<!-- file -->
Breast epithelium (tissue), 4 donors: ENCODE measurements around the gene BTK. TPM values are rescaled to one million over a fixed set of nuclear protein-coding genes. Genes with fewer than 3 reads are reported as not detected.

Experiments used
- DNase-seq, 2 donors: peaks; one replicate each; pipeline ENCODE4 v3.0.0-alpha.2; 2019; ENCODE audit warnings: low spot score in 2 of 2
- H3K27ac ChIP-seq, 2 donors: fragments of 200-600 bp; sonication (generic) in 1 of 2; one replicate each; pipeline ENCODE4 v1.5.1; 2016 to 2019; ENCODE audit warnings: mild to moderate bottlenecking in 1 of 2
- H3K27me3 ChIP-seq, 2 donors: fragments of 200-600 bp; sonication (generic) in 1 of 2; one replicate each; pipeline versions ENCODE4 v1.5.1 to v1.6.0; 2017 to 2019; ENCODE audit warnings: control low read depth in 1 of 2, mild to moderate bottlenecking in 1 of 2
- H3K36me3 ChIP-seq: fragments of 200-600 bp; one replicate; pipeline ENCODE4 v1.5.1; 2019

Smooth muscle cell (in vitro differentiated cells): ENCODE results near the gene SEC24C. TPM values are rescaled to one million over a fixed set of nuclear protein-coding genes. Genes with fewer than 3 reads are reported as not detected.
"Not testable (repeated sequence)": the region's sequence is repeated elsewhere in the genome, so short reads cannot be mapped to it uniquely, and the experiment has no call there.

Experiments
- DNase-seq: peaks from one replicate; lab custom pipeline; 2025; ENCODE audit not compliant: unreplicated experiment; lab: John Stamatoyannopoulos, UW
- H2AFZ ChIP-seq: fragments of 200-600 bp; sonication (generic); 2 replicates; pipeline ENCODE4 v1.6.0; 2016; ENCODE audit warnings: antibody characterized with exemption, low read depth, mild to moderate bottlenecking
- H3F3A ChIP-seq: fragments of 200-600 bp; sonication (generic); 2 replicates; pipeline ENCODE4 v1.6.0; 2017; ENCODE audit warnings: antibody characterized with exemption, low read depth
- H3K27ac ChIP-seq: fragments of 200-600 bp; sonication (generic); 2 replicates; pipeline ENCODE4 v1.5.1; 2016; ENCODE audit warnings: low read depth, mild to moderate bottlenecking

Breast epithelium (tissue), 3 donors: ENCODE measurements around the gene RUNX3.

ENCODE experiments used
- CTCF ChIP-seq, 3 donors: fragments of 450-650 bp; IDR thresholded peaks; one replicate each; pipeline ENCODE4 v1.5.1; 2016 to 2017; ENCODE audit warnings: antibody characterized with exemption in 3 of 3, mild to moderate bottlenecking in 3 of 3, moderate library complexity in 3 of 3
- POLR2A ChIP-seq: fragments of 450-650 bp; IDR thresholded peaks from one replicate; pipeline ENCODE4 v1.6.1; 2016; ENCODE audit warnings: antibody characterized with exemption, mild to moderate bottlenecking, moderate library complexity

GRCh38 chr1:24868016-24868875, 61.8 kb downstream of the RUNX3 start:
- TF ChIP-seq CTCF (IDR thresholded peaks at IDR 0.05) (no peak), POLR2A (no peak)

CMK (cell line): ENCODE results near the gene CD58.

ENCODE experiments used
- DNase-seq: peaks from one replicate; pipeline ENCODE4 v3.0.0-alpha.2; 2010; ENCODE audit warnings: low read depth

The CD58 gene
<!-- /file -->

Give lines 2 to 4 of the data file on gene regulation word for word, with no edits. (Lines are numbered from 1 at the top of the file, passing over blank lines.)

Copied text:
Experiments used
- DNase-seq, 2 donors: peaks; one replicate each; pipeline ENCODE4 v3.0.0-alpha.2; 2019; ENCODE audit warnings: low spot score in 2 of 2
- H3K27ac ChIP-seq, 2 donors: fragments of 200-600 bp; sonication (generic) in 1 of 2; one replicate each; pipeline ENCODE4 v1.5.1; 2016 to 2019; ENCODE audit warnings: mild to moderate bottlenecking in 1 of 2